One day the machine stopped humming, and a total silence reigned over the village. The villagers were wondering what had happened to Hua Mulan, and went to her house to see what was wrong. Upon entering, they were amazed to find the girl slumped over her machine, crying bitter tears. She told them that her father had been summoned three times to the front line of the battle. Aware of her father’s age, Hua Mulan feared for his life and decided to take matters into her own hands.
Disguising herself as a man, she reported to the army in her father’s place. Hua Mulan as a warrior on her horse She fought bravely alongside other soldiers for three long years and killed so many enemies that she won deep respect from her fellow soldiers. Because of her courage and bravery, she was promoted to the rank of “Jiao Wei”, a junior’s officer’s rank just below that of a major.
During one of the battles the general was killed and Hua Mulan took his place. According to legend, it was she who led the army in its final battle that ended the civil war. The Emperor wanted to reward her with honors and glory but Hua Mulan graciously declined. She only asked for a horse in order to return home to her father. Her wish was granted. It was when she took off her military uniform, that the people realized that she was a maiden and a very beautiful and clever one at that.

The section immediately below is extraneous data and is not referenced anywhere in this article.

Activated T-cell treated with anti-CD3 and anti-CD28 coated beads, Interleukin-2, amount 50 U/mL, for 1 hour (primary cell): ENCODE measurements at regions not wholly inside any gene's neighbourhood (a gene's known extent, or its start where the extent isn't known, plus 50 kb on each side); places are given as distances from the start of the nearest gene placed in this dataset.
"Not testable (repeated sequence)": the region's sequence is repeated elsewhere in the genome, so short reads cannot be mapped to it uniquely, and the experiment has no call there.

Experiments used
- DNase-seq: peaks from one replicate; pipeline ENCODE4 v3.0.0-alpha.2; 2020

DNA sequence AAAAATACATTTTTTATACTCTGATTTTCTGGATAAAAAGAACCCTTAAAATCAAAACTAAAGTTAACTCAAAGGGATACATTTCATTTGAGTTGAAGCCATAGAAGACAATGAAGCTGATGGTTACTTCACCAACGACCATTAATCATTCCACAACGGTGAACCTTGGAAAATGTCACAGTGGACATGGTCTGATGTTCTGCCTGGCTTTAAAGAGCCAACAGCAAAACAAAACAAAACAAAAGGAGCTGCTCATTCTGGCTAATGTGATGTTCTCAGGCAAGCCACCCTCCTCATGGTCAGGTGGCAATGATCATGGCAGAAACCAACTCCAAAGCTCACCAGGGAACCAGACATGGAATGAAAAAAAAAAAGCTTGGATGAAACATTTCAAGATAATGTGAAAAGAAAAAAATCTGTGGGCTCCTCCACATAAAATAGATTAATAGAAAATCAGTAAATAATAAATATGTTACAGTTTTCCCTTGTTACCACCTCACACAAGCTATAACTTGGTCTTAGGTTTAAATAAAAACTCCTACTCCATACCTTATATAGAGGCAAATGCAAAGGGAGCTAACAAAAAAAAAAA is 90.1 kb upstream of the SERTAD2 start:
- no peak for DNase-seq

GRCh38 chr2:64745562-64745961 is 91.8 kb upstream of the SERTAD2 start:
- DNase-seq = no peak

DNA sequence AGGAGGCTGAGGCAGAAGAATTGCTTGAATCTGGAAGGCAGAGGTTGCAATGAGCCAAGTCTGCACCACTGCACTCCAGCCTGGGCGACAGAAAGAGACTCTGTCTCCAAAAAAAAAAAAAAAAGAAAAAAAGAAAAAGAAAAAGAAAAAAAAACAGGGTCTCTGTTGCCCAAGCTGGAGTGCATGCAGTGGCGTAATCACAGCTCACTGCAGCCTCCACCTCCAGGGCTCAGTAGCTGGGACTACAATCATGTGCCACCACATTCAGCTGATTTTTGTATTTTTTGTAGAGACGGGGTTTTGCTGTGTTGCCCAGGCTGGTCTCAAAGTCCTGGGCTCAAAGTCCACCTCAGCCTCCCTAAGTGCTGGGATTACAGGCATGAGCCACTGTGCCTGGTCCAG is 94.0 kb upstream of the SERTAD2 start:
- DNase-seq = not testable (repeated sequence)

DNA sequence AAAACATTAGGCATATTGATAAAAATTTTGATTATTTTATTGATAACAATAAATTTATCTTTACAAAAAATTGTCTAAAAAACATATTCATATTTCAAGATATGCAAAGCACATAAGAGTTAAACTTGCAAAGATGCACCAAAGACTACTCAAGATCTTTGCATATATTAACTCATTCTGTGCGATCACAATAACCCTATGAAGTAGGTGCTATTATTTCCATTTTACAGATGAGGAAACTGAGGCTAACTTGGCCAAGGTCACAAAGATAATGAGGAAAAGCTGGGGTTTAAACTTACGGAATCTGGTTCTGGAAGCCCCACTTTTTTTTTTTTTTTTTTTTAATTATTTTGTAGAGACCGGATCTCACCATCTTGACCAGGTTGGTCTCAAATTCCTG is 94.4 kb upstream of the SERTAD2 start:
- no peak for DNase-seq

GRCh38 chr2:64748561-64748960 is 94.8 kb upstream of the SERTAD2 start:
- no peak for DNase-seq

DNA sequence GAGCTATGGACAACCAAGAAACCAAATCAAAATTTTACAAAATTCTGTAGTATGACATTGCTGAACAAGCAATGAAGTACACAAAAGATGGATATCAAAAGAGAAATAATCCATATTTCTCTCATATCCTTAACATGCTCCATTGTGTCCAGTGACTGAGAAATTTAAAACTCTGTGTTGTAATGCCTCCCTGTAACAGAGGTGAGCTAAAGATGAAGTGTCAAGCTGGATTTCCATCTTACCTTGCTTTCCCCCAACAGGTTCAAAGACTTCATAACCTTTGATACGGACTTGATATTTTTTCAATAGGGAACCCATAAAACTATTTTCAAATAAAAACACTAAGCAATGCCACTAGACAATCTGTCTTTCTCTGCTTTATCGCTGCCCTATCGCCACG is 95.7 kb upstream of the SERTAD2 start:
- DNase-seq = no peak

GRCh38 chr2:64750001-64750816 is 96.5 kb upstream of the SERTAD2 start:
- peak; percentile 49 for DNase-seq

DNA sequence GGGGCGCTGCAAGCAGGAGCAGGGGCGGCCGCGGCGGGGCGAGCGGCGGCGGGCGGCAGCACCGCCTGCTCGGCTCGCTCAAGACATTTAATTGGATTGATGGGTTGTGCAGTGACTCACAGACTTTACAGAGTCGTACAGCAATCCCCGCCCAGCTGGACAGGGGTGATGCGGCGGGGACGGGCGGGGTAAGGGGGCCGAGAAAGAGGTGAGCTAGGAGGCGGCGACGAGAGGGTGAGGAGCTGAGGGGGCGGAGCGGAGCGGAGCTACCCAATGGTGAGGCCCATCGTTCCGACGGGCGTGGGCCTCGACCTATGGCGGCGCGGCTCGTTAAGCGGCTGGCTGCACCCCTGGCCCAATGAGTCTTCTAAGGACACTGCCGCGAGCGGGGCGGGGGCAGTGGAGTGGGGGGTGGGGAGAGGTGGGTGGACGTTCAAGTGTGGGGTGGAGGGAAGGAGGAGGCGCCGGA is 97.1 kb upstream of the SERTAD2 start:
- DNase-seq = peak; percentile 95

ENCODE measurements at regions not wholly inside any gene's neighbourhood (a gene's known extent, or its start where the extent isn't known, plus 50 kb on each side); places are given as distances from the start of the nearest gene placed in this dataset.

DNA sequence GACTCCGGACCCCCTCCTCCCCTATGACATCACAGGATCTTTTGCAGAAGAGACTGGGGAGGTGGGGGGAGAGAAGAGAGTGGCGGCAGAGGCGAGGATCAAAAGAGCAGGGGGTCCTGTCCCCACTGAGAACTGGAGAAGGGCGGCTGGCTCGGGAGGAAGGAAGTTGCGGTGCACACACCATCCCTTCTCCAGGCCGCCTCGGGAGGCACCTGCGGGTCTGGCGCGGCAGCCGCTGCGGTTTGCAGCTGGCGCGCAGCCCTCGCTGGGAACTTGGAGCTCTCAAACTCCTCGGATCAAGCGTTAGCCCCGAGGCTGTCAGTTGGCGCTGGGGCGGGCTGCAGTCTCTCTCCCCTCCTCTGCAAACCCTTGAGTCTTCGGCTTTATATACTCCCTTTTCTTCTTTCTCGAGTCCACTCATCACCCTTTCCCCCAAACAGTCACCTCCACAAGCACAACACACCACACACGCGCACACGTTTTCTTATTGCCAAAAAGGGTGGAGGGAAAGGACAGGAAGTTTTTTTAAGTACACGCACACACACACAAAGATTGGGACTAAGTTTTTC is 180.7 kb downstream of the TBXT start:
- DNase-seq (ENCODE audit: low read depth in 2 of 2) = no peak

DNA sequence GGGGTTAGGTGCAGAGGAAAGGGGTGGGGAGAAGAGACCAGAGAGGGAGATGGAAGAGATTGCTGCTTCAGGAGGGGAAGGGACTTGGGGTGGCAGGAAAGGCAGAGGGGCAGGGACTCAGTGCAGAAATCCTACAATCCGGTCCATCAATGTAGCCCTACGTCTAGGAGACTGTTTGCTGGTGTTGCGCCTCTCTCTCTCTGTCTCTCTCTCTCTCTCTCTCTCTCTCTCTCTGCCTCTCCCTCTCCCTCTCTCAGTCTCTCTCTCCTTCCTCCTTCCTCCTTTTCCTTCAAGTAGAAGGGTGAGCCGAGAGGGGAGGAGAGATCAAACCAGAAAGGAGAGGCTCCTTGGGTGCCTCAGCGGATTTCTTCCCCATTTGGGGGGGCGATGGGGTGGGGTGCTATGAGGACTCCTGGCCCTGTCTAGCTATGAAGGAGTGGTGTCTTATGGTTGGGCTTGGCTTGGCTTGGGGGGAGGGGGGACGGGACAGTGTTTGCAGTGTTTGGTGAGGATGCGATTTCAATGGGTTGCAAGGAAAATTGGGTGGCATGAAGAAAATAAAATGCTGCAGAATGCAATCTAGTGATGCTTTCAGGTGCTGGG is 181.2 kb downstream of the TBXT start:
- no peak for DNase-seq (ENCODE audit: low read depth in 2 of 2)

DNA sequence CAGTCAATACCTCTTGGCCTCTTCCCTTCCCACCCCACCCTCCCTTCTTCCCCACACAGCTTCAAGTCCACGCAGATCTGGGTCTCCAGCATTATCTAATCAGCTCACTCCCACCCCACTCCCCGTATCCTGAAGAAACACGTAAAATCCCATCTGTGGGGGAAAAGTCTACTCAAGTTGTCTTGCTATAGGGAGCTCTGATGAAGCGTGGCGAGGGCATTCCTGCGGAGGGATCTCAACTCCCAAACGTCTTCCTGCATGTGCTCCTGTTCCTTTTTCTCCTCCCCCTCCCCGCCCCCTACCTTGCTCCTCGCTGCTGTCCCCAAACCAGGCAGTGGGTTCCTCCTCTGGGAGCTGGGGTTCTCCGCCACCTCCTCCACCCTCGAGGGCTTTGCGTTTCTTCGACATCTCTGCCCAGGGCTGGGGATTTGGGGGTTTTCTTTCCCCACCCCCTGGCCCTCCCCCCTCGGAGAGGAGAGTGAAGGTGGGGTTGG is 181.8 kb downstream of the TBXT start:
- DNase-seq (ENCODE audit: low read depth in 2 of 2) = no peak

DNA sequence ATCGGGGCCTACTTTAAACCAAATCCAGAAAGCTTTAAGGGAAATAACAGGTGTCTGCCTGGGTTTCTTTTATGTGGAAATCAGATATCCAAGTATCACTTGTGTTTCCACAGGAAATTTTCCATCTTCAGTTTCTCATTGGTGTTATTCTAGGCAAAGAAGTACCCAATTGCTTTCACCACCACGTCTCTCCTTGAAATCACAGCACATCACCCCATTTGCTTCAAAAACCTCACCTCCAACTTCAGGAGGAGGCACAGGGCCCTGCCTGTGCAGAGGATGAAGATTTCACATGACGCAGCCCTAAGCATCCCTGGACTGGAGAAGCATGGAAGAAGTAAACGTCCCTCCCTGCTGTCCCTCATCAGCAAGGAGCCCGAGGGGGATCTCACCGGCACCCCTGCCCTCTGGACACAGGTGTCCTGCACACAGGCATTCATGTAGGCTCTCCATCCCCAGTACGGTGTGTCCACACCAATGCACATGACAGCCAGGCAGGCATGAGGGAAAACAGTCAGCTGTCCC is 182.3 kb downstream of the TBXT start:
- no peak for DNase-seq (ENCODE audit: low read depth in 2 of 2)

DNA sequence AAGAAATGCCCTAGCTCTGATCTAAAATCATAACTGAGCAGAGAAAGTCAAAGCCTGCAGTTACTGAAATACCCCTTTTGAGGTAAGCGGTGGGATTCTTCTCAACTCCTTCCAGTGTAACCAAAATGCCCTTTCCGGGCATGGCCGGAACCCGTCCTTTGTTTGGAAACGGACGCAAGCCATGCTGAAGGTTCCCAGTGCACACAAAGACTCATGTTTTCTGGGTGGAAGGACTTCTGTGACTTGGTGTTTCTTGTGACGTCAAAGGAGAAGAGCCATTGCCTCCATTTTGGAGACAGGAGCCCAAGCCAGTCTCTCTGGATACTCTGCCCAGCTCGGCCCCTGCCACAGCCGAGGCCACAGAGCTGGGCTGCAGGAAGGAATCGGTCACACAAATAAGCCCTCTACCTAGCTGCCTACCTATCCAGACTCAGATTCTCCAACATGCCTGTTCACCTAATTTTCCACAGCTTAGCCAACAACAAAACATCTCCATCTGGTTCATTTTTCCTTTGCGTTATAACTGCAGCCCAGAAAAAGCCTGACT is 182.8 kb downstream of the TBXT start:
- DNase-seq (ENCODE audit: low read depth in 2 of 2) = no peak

The present form of Mulan Quan was created and modified by Madam Ying Mei Feng and made known formally to the public in 1988. It was through her dedication and great efforts that she managed to bring about this “boxing” into being. Meanwhile, it has gained recognition from the Martial Arts Association as well as from abroad.
Its creator put taiji and qigong at its core, by combining beauty, grace and modern fitness together. The movements, which are accompanied by music, include bare hand, single fan, double fan, single sword and double sword, and near 300 action types. This “boxing” style uses inspiration and expiration of qigong as its practicing methods. A reasonable movement of both “yin” and “yang” forms its theoretical basis. While practicing, one feels a sense of well being, peace and harmony within oneself.
There are more than 60 Mulan Quan Associations in 20 provinces and cities throughout China, including one in Shanghai, which is presided over by Madam Ying Mei Feng herself. She has a training center where periodic training is given to enthusiasts at different levels. By doing this, she hopes to encourage her students to spread this graceful form of martial art to every corner of the country. Ying Mei Feng told this writer that there are approximately one million women who practice Mulan Quan in China – 100,000 in Shanghai alone.
Due to her love for her creation, Madam Ying Mei Feng recently developed a new single sword dance called “Guo Ja Jian”, by combining the single and double sword dance together. The accompanied music is very lively and it takes three minutes to complete the dance. I am proud to be counted among those enthusiasts who can perform this latest “Guo Ja Jian” on my own.